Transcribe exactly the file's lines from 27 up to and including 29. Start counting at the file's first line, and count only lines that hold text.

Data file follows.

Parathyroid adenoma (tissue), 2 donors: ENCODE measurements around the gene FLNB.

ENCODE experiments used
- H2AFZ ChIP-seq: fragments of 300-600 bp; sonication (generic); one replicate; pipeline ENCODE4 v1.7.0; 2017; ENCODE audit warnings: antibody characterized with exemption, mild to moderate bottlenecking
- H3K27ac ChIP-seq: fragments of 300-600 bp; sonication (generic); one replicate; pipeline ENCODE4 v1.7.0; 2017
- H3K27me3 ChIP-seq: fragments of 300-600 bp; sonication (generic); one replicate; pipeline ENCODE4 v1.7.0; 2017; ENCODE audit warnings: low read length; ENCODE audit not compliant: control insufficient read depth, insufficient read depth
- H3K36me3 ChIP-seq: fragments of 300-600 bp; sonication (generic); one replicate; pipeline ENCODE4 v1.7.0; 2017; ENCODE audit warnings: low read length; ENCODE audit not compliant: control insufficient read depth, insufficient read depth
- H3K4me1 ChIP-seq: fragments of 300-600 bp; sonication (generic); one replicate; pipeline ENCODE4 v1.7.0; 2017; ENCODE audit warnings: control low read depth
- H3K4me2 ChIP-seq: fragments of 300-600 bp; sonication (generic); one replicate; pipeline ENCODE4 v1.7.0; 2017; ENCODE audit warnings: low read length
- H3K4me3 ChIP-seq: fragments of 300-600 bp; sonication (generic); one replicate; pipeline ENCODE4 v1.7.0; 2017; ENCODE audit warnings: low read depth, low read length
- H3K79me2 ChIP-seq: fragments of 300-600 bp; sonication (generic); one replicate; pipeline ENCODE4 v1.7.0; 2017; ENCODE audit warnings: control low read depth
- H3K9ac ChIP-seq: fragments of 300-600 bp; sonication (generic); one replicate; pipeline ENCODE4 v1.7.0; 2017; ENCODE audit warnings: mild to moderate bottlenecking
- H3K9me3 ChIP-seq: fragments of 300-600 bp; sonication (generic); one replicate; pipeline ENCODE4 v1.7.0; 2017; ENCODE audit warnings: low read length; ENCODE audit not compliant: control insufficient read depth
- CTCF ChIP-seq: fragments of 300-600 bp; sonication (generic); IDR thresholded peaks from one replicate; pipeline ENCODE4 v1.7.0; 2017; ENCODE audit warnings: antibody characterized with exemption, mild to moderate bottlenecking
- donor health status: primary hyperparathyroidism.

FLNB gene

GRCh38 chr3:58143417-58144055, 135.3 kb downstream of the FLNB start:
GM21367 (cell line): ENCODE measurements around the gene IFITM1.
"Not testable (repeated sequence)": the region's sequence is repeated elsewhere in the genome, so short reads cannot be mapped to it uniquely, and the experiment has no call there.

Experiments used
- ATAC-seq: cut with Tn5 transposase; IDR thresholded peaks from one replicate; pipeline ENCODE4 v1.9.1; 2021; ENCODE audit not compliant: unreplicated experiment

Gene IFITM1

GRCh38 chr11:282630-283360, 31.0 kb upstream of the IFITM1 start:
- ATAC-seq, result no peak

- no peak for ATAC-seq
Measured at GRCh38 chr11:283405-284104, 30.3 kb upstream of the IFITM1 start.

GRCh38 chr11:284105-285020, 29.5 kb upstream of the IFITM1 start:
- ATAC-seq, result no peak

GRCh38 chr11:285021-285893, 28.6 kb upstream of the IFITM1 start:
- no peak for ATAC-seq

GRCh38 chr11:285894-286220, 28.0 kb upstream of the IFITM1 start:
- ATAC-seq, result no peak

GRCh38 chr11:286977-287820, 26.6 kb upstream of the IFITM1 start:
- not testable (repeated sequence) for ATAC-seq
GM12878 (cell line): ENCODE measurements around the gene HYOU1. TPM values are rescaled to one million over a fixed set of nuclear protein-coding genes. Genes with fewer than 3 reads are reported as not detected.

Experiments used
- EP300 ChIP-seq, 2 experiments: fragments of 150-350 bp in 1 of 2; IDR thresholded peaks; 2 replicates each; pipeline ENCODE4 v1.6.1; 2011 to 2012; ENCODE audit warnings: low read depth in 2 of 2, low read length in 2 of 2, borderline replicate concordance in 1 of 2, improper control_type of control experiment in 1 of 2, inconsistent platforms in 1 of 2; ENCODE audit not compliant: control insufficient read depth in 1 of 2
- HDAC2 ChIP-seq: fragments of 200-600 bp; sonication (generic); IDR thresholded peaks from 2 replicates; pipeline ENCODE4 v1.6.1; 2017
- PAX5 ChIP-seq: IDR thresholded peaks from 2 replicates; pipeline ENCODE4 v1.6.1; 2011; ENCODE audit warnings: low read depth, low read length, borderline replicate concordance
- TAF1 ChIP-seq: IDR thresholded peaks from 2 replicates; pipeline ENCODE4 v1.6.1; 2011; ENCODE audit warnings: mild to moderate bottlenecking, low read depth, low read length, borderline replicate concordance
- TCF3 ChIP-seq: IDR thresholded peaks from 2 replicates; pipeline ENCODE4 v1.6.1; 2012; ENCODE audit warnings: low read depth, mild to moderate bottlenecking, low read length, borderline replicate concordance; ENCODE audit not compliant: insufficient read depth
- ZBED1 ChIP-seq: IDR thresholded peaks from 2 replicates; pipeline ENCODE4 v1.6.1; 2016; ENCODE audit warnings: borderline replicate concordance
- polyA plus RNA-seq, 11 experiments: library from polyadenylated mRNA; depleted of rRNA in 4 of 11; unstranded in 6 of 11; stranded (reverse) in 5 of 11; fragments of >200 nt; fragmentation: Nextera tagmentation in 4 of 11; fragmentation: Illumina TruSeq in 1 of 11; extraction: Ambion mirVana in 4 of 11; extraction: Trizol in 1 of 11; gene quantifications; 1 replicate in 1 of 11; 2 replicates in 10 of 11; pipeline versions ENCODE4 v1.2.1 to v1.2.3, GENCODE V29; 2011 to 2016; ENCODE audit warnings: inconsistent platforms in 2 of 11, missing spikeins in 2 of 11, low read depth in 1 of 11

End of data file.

- ATAC-seq, result no peak

GRCh38 chr11:285021-285893, 28.6 kb upstream of the IFITM1 start:
- no peak for ATAC-seq